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What pastors should know about the new Hate Crimes Act.
In October 2009, President Obama signed into law the Matthew Shepard and James Byrd Hate Crimes Act as part of the National Defense Authorization Act. This legislation created a firestorm of controversy, with exaggerated and unfounded claims being made on all sides. According to some, pastors who preach against homosexuality from the pulpit, or even quote passages of the Bible pertaining to homosexuality, will be guilty of a hate crime. Is this fear warranted?

In 1969, Congress enacted a “hate crime” law. Over the years several attempts were made to add sexual orientation to the definition of a “hate crime,” and to criminalize all hate crimes rather than just those directed at persons participating in a government program. All attempts failed until the Matthew Shepard and James Byrd Hate Crimes Act, which makes it a federal crime to:
  1. Willfully cause bodily injury to another person because of the actual or perceived religion, national origin, gender, sexual orientation, gender identity, or disability of the person; or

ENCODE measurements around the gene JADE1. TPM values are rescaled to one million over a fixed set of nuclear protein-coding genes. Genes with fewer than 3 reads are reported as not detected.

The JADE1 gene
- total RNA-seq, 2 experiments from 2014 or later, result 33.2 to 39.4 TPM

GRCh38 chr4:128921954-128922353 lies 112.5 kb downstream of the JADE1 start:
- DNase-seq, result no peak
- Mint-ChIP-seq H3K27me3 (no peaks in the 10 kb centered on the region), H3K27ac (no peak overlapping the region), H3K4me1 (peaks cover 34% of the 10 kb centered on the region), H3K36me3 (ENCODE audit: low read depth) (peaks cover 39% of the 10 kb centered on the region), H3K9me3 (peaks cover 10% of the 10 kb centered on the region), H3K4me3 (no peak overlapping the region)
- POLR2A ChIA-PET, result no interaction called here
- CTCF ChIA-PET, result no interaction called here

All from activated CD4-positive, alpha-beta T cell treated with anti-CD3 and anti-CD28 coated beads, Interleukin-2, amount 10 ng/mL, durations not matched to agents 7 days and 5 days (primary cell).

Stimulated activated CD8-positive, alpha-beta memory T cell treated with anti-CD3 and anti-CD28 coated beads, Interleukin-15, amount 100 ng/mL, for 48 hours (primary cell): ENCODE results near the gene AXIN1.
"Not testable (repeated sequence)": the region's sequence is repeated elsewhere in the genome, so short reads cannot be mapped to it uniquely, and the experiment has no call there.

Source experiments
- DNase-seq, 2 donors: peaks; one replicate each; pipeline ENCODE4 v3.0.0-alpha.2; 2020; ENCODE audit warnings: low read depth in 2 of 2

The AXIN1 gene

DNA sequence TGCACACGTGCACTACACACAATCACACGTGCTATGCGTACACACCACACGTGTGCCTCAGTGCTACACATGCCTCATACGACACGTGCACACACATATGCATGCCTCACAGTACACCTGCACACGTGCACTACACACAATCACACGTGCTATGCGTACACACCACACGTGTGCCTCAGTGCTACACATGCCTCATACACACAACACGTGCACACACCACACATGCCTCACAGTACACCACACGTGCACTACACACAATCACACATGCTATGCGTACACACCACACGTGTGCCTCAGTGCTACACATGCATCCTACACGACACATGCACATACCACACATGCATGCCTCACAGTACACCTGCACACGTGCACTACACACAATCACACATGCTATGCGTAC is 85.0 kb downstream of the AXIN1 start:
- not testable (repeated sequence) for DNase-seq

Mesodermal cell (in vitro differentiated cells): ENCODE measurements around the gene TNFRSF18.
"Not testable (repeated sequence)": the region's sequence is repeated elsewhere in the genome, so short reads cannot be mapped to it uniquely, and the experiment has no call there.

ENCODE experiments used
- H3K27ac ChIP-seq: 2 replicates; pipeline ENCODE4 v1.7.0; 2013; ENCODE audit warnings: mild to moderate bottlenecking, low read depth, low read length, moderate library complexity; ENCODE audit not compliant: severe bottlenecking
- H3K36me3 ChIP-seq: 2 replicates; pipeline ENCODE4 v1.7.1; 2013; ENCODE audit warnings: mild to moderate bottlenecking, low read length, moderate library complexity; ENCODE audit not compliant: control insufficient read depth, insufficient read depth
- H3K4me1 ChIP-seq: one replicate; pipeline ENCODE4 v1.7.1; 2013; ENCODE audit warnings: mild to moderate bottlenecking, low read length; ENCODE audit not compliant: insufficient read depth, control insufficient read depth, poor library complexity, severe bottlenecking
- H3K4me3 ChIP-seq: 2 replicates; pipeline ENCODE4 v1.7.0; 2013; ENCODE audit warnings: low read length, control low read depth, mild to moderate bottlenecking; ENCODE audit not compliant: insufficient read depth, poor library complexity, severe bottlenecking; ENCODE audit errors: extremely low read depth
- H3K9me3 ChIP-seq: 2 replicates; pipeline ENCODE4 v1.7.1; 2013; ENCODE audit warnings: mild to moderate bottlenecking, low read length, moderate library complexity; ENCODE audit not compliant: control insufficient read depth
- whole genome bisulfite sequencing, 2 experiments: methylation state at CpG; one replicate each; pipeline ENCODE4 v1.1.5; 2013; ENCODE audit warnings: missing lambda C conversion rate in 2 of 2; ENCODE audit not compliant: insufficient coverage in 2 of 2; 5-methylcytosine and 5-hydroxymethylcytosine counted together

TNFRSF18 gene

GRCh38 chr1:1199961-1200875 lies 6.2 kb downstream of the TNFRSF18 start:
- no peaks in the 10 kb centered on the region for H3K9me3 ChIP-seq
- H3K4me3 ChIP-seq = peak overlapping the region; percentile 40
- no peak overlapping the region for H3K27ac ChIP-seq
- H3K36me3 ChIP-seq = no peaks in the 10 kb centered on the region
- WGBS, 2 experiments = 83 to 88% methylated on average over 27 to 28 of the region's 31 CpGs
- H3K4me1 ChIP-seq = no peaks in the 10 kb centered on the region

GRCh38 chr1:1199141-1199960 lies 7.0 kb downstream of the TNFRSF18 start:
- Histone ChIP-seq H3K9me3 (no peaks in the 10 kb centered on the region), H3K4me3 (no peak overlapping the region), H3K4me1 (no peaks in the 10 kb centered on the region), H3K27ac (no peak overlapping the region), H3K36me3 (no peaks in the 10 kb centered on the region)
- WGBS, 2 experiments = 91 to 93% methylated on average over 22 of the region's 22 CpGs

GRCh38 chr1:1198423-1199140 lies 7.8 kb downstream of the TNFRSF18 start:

2. Through the use of fire, a firearm, a dangerous weapon, or an explosive or incendiary device, attempt to cause bodily injury (a cut, abrasion, bruise, burn, or disfigurement; physical pain; illness; impairment of the function of a bodily member, organ, or mental faculty; or any other injury to the body, no matter how temporary) to any person, because of the actual or perceived religion, national origin, gender, sexual orientation, gender identity, or disability of that person.
However, the Act adds that bodily injury “does not include solely emotional or psychological harm to the victim.”
The Act contains the following four explicit protections for religious speech:
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